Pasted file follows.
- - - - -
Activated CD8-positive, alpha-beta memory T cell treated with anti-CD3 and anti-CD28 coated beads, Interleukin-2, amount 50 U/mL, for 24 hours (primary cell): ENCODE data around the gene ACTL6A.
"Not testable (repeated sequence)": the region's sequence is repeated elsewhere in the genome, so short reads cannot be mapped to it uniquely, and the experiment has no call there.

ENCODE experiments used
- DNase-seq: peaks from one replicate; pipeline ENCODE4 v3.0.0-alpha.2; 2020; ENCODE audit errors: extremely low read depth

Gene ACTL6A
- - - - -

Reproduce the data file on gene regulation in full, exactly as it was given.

Activated CD8-positive, alpha-beta memory T cell treated with anti-CD3 and anti-CD28 coated beads, Interleukin-2, amount 50 U/mL, for 24 hours (primary cell): ENCODE data around the gene ACTL6A.
"Not testable (repeated sequence)": the region's sequence is repeated elsewhere in the genome, so short reads cannot be mapped to it uniquely, and the experiment has no call there.

ENCODE experiments used
- DNase-seq: peaks from one replicate; pipeline ENCODE4 v3.0.0-alpha.2; 2020; ENCODE audit errors: extremely low read depth

Gene ACTL6A